# Complemented central factor not implies direct factor

This article gives the statement and possibly, proof, of a non-implication relation between two subgroup properties. That is, it states that every subgroup satisfying the first subgroup property (i.e., complemented central factor) need not satisfy the second subgroup property (i.e., direct factor)
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## Statement

### Statement with symbols

It is possible to have a group $G$ and a subgroup $H$ of $G$, such that $H$ is a complemented central factor of $G$ (i.e., $HC_G(H) = G$ and there is a subgroup $K$ of $G$ such that $HK = G$ and $H \cap K$ is trivial) but $H$ is not a direct factor of $G$.

## Proof

### Example of the central product of the dihedral group of order eight and the cyclic group of order four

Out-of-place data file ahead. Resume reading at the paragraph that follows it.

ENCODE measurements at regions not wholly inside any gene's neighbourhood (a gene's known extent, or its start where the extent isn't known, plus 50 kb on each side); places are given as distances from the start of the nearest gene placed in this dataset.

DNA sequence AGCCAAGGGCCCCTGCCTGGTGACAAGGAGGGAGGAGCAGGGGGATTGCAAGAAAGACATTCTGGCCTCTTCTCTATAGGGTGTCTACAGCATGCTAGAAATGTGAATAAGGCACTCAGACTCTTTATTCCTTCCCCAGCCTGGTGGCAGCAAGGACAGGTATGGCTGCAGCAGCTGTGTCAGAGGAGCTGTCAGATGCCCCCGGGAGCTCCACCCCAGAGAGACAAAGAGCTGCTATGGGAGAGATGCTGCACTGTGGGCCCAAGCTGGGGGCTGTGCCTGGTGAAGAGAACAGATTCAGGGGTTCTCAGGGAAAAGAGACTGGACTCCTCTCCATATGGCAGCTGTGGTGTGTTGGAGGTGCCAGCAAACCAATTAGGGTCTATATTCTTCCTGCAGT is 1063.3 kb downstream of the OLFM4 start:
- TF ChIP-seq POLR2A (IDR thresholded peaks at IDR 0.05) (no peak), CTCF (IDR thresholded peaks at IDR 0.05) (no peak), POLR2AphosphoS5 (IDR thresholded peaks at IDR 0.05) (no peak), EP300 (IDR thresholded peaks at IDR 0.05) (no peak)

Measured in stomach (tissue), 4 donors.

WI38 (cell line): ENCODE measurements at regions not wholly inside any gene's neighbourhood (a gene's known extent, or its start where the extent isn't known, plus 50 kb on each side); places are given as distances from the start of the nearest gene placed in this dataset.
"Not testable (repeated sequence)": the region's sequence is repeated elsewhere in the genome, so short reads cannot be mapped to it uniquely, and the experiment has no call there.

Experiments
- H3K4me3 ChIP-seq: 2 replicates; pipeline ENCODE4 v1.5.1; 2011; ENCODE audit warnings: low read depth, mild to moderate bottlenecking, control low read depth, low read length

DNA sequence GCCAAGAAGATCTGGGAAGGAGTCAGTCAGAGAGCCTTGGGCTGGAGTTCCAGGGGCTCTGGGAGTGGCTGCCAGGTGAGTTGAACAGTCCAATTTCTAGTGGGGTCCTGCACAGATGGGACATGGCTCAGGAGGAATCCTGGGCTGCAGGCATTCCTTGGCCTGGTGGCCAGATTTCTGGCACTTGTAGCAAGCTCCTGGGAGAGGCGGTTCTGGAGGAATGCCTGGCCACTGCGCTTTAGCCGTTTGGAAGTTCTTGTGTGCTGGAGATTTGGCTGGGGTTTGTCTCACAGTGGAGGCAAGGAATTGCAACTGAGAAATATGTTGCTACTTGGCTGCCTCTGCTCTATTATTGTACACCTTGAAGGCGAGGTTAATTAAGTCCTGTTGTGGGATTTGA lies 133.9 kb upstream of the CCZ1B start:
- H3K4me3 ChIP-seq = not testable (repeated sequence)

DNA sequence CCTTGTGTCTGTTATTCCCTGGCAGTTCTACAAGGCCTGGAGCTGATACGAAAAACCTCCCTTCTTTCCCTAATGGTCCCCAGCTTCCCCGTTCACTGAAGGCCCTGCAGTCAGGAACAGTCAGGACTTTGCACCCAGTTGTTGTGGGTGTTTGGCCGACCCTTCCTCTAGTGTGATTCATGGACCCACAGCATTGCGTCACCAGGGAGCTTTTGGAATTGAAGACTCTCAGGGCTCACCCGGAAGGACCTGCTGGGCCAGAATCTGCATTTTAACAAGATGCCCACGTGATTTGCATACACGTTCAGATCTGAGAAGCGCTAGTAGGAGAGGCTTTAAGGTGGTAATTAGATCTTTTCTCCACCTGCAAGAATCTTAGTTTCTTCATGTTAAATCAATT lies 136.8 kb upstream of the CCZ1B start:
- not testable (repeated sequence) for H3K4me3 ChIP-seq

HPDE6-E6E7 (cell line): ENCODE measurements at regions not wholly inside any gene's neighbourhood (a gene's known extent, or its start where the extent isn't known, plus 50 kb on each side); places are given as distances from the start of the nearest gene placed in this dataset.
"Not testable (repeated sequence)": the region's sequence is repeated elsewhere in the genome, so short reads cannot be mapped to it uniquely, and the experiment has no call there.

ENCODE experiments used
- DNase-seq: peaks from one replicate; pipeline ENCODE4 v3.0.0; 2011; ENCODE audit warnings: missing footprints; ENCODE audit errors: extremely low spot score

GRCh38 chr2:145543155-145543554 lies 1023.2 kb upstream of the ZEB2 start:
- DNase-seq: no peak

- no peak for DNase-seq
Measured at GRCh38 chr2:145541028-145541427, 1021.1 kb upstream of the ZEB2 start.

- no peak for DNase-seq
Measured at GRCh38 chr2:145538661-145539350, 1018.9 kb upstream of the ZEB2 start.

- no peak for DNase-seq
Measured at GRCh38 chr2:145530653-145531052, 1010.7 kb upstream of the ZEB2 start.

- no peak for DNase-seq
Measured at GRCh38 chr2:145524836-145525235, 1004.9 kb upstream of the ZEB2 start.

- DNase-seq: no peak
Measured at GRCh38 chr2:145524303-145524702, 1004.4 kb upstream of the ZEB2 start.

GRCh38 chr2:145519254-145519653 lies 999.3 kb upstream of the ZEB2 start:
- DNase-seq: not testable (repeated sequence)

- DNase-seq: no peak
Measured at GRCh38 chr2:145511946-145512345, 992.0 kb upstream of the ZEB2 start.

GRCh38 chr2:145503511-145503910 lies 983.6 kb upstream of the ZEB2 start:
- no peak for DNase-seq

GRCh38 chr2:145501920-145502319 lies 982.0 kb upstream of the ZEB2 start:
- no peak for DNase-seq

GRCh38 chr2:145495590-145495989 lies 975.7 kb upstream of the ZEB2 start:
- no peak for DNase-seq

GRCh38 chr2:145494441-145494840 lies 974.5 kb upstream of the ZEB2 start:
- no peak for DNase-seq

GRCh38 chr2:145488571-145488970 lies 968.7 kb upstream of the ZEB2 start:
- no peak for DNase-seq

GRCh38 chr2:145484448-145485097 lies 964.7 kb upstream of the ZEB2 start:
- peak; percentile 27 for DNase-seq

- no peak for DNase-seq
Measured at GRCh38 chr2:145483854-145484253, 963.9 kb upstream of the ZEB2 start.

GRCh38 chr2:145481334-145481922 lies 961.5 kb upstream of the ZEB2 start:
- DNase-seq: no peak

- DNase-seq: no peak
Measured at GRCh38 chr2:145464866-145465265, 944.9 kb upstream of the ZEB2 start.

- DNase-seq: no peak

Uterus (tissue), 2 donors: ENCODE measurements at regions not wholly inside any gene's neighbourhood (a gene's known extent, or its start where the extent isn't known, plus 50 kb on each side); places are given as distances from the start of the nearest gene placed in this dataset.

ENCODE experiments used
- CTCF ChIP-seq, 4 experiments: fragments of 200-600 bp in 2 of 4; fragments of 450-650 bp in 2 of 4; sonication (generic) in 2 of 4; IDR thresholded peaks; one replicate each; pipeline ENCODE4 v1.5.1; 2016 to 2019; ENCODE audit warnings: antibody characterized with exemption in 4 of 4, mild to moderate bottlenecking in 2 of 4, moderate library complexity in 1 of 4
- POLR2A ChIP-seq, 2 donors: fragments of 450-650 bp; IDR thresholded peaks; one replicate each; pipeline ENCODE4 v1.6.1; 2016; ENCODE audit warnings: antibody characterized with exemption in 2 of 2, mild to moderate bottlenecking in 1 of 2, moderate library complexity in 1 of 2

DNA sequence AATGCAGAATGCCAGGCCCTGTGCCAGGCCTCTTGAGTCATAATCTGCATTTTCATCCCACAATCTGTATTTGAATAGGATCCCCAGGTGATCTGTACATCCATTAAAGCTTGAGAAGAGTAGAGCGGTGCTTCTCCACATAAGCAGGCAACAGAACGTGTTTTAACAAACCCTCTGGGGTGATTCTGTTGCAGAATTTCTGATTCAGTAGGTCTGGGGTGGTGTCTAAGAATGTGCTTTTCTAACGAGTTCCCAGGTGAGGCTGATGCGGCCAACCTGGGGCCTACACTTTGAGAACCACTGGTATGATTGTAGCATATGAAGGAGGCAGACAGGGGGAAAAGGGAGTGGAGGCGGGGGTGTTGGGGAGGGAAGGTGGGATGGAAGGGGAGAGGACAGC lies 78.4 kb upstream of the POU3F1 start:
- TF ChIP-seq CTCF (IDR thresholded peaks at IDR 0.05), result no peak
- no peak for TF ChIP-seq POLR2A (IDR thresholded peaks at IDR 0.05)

Further information: Central product of D8 and Z4

Consider the group obtained as the central product of dihedral group:D8 and cyclic group:Z4, sharing a common subgroup of order two. The presentation is: $G := \langle a,x,y \mid a^4 = x^2 = e, y^2 = a^2, xax = a^{-1}, xy = yx, ay = ya \rangle$.

Let $H = \langle a,x \rangle$ be the central factor that is the dihedral group of order eight.

Then we have:

• $H$ is a central factor of $G$: This is by construction; $G$ is the central product of $H$ and the four-element subgroup $\langle a \rangle$.
• $H$ is complemented in $G$: The subgroup $\langle ay \rangle$ is a subgroup of order two that is a complement to $H$ in $G$.
• $H$ is not a direct factor of $G$: There is no element of order two in $G$ outside $H$ that commutes with every element of $H$. To see this, note that any element of $G$ outside $H$ is of the form $gy,g \in H$. Its square is $g^2y^2 = g^2a^2$, since $y$ commutes with every element of $H$. Thus, the only way the element can have order two is if $g^2 = a^2$, forcing $g = a$ or $g = a^3$. However, in neither of these cases does $gy$ centralize $H$.